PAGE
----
P. Wesley Schultz
Wesley is professor of psychology at California State University, San Marcos where he teaches courses in conservation psychology, social psychology and statistics. His research focuses on social influence, and the application of psychology to understand and solve social issues. Much of his work has focused on environmental issues, and he has conducted a number of widely-cited studies on energy and water conservation, environmental attitudes, littering and climate change. He has also published studies on community crime-prevention programs, science training programs and the impact of technology use on children and adolescents. Dr. Schultz received his PhD from the Claremont Graduate University and has held visiting appointments at several European institutions. He is a fellow at the Association for Psychological Science, and the Society for Experimental Social Psychology. Over the past twenty years, Professor Schultz has published more than fifty peer-reviewed journal articles and invited chapters, along with seven books and edited volumes. He has served as advisor to multiple government, corporate, and NGOs in the application of psychology to environmental issues. His work has been featured in the Wall Street Journal, the NY Times, Time Magazine and National Public Radio.
Thomas Joseph Doherty
Thomas specializes in education and group leadership that illuminates the diverse emotions, beliefs and identity processes associated with conservation and sustainability issues and that fosters innovative and collaborative outcomes. Thomas developed the Ecopsychology in Counseling course sequence at Lewis & Clark Graduate School and is editor of the Ecopsychology journal. Thomas served on the American Psychological Association Task Force on Global Climate Change and has written about the psychological impacts of climate change. He has provided professional talks and workshops for organizations such as the American Psychological Association, Natural Step USA, New Season’s Markets, the Bioneers, and the Association of Oregon Recyclers.The New York Times called Thomas Joseph Doherty “the most prominent American advocate of a growing discipline known as ‘ecopsychology.’” Thomas’s work has also been featured in the Oregonian; New Hampshire Public Radio; the Detroit Metro Times; the Süddeutsche Zeitung; Sustainability: The Journal of Record; and Alternative and Complementary Therapies. Thomas received his BA from Columbia University and a doctorate in clinical psychology from Antioch University New England. His doctoral research focused on the intersection of physical and mental health. Early in his career, Thomas worked as a wilderness therapy expedition leader in the Western U.S. and a river rafting guide in Grand Canyon.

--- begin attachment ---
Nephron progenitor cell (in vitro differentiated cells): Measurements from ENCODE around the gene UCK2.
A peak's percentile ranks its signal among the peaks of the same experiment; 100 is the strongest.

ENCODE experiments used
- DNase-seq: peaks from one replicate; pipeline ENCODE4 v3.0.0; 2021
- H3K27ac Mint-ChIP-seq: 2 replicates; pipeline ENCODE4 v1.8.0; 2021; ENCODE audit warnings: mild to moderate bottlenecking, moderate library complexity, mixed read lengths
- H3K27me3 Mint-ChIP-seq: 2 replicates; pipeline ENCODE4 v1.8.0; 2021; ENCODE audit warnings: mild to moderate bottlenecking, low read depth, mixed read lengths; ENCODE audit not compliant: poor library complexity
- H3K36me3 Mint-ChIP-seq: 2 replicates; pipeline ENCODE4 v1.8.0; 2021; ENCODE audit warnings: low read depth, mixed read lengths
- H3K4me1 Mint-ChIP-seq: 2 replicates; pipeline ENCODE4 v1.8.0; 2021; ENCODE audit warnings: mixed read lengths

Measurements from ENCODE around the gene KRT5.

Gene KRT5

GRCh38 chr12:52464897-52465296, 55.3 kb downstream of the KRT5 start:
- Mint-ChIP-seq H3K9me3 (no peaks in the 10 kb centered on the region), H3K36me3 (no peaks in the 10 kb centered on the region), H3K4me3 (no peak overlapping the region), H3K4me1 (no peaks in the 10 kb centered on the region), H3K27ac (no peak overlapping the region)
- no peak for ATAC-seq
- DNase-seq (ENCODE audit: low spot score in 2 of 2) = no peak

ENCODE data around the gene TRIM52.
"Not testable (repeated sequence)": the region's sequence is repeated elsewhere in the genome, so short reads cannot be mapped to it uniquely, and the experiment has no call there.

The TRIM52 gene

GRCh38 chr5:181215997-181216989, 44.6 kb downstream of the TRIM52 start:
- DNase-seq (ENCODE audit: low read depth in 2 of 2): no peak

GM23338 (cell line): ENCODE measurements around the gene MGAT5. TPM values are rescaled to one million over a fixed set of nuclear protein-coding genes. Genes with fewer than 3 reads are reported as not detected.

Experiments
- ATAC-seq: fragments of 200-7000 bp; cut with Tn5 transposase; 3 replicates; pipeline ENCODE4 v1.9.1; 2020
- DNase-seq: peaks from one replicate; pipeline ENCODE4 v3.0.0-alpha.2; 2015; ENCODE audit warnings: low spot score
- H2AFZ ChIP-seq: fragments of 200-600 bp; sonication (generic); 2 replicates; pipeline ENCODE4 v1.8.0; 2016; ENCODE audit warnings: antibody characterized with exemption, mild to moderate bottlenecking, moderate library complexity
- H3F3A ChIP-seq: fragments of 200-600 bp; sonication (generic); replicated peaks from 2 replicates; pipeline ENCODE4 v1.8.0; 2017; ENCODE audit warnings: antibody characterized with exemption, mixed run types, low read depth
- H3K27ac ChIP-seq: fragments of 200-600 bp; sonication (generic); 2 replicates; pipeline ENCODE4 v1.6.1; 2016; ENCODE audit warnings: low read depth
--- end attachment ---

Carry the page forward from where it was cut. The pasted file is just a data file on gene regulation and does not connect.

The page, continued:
Corrin received her Bachelor of Arts degree in Anthropology from the University of Colorado at Boulder and her Master of Science degree in Primate Conservation Biology from Oxford Brookes University in Oxford, England. Corrin’s Master’s research focused on evaluation and modification of a conservation education program designed for children aged 8 – 12 throughout Bangladesh. Corrin is now the Senior Conservation Education Research Coordinator for the San Diego Zoo Institute for Conservation Research. Her primary duties at this facility include developing, implementing, and evaluating conservation education and outreach materials for a wide and diverse range of target audiences. Corrin also conducts conservation education – inspired research and facilitates in-situ conservation education initiatives for San Diego Zoo Global in Vietnam; Baja California, Mexico; Malaysia; and soon to be Cameroon, Africa. Corrin’s most recent focus is on the development of sustainable alternative livelihoods, conscious consumerism, and conservation psychology.